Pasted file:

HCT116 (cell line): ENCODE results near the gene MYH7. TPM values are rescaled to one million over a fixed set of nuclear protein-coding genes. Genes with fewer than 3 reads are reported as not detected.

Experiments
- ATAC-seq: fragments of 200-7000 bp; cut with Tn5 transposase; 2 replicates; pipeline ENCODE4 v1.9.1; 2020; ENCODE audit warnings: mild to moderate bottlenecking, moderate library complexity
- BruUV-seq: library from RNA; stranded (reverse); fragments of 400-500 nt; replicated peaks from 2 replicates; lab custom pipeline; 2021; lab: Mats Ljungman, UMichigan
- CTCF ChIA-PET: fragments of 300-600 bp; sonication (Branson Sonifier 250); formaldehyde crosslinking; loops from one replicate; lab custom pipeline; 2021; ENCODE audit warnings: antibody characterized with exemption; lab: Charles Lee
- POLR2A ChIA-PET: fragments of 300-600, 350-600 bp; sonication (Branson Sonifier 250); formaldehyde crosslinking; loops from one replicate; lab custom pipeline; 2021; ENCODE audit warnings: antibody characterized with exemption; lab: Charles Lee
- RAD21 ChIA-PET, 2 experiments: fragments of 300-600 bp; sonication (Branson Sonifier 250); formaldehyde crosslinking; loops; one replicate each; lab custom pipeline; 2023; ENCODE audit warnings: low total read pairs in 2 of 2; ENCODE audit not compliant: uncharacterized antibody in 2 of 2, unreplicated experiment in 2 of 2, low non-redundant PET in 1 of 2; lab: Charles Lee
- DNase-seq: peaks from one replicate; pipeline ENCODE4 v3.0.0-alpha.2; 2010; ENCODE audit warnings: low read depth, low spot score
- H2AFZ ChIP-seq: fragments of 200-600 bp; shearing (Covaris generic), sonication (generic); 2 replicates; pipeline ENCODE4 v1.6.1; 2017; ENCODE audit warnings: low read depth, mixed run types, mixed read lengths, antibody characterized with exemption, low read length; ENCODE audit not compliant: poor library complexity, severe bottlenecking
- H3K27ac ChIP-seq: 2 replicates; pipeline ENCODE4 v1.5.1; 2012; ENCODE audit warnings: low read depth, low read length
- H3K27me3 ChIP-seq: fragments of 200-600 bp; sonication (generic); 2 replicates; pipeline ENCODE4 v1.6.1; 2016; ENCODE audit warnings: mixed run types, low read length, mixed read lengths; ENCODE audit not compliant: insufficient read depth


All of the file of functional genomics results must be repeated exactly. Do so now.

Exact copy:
HCT116 (cell line): ENCODE results near the gene MYH7. TPM values are rescaled to one million over a fixed set of nuclear protein-coding genes. Genes with fewer than 3 reads are reported as not detected.

Experiments
- ATAC-seq: fragments of 200-7000 bp; cut with Tn5 transposase; 2 replicates; pipeline ENCODE4 v1.9.1; 2020; ENCODE audit warnings: mild to moderate bottlenecking, moderate library complexity
- BruUV-seq: library from RNA; stranded (reverse); fragments of 400-500 nt; replicated peaks from 2 replicates; lab custom pipeline; 2021; lab: Mats Ljungman, UMichigan
- CTCF ChIA-PET: fragments of 300-600 bp; sonication (Branson Sonifier 250); formaldehyde crosslinking; loops from one replicate; lab custom pipeline; 2021; ENCODE audit warnings: antibody characterized with exemption; lab: Charles Lee
- POLR2A ChIA-PET: fragments of 300-600, 350-600 bp; sonication (Branson Sonifier 250); formaldehyde crosslinking; loops from one replicate; lab custom pipeline; 2021; ENCODE audit warnings: antibody characterized with exemption; lab: Charles Lee
- RAD21 ChIA-PET, 2 experiments: fragments of 300-600 bp; sonication (Branson Sonifier 250); formaldehyde crosslinking; loops; one replicate each; lab custom pipeline; 2023; ENCODE audit warnings: low total read pairs in 2 of 2; ENCODE audit not compliant: uncharacterized antibody in 2 of 2, unreplicated experiment in 2 of 2, low non-redundant PET in 1 of 2; lab: Charles Lee
- DNase-seq: peaks from one replicate; pipeline ENCODE4 v3.0.0-alpha.2; 2010; ENCODE audit warnings: low read depth, low spot score
- H2AFZ ChIP-seq: fragments of 200-600 bp; shearing (Covaris generic), sonication (generic); 2 replicates; pipeline ENCODE4 v1.6.1; 2017; ENCODE audit warnings: low read depth, mixed run types, mixed read lengths, antibody characterized with exemption, low read length; ENCODE audit not compliant: poor library complexity, severe bottlenecking
- H3K27ac ChIP-seq: 2 replicates; pipeline ENCODE4 v1.5.1; 2012; ENCODE audit warnings: low read depth, low read length
- H3K27me3 ChIP-seq: fragments of 200-600 bp; sonication (generic); 2 replicates; pipeline ENCODE4 v1.6.1; 2016; ENCODE audit warnings: mixed run types, low read length, mixed read lengths; ENCODE audit not compliant: insufficient read depth